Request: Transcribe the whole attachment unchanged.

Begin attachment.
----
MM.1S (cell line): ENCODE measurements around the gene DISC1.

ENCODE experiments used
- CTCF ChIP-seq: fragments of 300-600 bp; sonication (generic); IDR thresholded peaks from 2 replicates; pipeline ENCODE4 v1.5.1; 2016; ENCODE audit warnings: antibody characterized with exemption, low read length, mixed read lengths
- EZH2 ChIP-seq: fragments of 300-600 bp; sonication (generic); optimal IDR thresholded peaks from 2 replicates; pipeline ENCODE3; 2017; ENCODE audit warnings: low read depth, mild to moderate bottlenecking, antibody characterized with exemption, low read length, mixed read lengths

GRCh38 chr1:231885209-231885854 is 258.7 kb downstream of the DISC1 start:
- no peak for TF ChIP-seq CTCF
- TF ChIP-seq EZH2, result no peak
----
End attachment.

MM.1S (cell line): ENCODE measurements around the gene DISC1.

ENCODE experiments used
- CTCF ChIP-seq: fragments of 300-600 bp; sonication (generic); IDR thresholded peaks from 2 replicates; pipeline ENCODE4 v1.5.1; 2016; ENCODE audit warnings: antibody characterized with exemption, low read length, mixed read lengths
- EZH2 ChIP-seq: fragments of 300-600 bp; sonication (generic); optimal IDR thresholded peaks from 2 replicates; pipeline ENCODE3; 2017; ENCODE audit warnings: low read depth, mild to moderate bottlenecking, antibody characterized with exemption, low read length, mixed read lengths

GRCh38 chr1:231885209-231885854 is 258.7 kb downstream of the DISC1 start:
- no peak for TF ChIP-seq CTCF
- TF ChIP-seq EZH2, result no peak